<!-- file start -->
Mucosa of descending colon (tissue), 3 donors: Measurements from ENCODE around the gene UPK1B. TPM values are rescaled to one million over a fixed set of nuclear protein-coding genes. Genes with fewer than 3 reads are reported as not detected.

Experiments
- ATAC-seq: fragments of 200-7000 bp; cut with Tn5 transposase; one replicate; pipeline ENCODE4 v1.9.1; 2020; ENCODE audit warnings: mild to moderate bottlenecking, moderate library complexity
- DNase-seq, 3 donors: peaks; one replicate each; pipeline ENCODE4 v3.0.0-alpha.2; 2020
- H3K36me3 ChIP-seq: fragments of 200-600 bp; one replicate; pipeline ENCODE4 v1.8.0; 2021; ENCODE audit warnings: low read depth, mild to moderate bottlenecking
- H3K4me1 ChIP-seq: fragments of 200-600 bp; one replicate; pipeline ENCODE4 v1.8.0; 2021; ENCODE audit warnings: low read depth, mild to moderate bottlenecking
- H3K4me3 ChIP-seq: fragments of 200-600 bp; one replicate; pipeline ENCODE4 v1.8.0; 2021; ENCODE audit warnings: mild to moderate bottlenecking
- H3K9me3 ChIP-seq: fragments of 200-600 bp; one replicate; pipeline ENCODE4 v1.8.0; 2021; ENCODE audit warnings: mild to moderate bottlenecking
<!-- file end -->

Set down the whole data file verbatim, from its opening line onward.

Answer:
Mucosa of descending colon (tissue), 3 donors: Measurements from ENCODE around the gene UPK1B. TPM values are rescaled to one million over a fixed set of nuclear protein-coding genes. Genes with fewer than 3 reads are reported as not detected.

Experiments
- ATAC-seq: fragments of 200-7000 bp; cut with Tn5 transposase; one replicate; pipeline ENCODE4 v1.9.1; 2020; ENCODE audit warnings: mild to moderate bottlenecking, moderate library complexity
- DNase-seq, 3 donors: peaks; one replicate each; pipeline ENCODE4 v3.0.0-alpha.2; 2020
- H3K36me3 ChIP-seq: fragments of 200-600 bp; one replicate; pipeline ENCODE4 v1.8.0; 2021; ENCODE audit warnings: low read depth, mild to moderate bottlenecking
- H3K4me1 ChIP-seq: fragments of 200-600 bp; one replicate; pipeline ENCODE4 v1.8.0; 2021; ENCODE audit warnings: low read depth, mild to moderate bottlenecking
- H3K4me3 ChIP-seq: fragments of 200-600 bp; one replicate; pipeline ENCODE4 v1.8.0; 2021; ENCODE audit warnings: mild to moderate bottlenecking
- H3K9me3 ChIP-seq: fragments of 200-600 bp; one replicate; pipeline ENCODE4 v1.8.0; 2021; ENCODE audit warnings: mild to moderate bottlenecking